(JALALABAD, Afghanistan) — Taliban insurgents have laid siege to several Kabul neighborhoods, targeting military bases, diplomatic residences, a hotel and Afghanistan’s parliament in a series of brazen, coordinated attacks carried out in broad daylight on Sunday.
Up to seven different locations in the city were targeted, including neighborhoods frequented by military and government officials, according to a statement from NATO.
Four suicide bombers also attempted to attack the Jalalabad airfield where Afghan and NATO forces are based.
One attacker blew himself up, while the other three were apprehended before they could strike, according to the airfield commander.
A vehicle laden with explosives was also found parked next to the Afghan parliament building, but the explosives were defused before it could detonate, according to local officials.
The assaults began with a series of explosions – up to ten, according to reports – followed by gunfire that sent women and children in busy streets scurrying for cover.
The gunfire could be heard echoing through the city for more than an hour after the initial explosions.
It’s believed the gunmen then holed themselves up in a number of unoccupied buildings, including a building next to the Kabul Star hotel, using them as launching pads for rocket propelled grenades towards nearby targets.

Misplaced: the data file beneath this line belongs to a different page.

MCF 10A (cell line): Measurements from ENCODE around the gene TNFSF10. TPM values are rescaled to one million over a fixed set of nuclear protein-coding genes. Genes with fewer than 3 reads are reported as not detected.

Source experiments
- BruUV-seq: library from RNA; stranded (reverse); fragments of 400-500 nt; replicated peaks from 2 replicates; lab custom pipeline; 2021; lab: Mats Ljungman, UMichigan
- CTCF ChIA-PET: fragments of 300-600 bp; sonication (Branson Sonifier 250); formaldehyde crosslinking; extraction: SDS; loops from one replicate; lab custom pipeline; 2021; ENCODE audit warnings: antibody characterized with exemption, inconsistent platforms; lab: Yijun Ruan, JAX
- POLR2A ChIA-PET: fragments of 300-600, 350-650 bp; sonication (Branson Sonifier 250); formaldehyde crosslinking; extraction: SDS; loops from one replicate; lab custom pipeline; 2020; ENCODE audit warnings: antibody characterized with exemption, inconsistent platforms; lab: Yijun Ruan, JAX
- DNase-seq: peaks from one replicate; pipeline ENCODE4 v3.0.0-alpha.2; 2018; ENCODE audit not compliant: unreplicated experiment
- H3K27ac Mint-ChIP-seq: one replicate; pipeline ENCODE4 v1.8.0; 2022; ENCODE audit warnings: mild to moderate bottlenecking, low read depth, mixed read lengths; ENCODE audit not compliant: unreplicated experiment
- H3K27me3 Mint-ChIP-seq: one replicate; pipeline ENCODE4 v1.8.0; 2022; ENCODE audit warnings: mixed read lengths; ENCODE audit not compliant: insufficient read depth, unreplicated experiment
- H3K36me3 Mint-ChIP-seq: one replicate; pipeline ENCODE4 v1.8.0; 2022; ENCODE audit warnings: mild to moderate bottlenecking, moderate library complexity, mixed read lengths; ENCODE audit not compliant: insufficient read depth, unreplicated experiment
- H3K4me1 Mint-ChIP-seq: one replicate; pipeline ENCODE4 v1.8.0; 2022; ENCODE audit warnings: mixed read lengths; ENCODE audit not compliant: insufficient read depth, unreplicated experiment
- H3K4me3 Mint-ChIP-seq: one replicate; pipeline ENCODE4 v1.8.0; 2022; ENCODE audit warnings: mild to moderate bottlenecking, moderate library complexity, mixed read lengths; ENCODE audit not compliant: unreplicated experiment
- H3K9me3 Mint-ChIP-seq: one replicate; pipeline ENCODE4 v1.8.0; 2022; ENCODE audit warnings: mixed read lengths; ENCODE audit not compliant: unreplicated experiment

Some of the heaviest fighting took place in the upscale Wazir Akbar Khan district, home to the British, Turkish and Iranian embassies.
Local TV reports say at least three rockets hit the Japanese Embassy, though there are no reports of any casualties.
The U.S. embassy, along with many other western embassies, was immediately put into lockdown.
The emergency measure follows “standard operating procedures after hearing explosions and gunfire in the area,” according to U.S. Embassy Spokesperson Gavin Sundwall.
Zabiullah Mujahid, a Taliban spokesperson, said in a statement that the attacks mark the beginning of the annual spring offensive and were months in the planning.
As the gunfire erupted, at least one member of Parliament picked up firearms, went to a nearby rooftop, and joined Afghan police in firing back at the militants, vowing to defend the country with their own blood, according to reports from Afghan media.
Although there are no reports of anyone killed, today’s attacks raise serious questions about the ability of Afghan forces to defend their own capital, as the U.S. begins a major drawdown of 23,000 troops by the end of the summer. U.S. forces expect to fully withdraw from Afghanistan by 2014.
Copyright 2012 ABC News Radio
Paul Cruickshank and Michael Pearson, CNN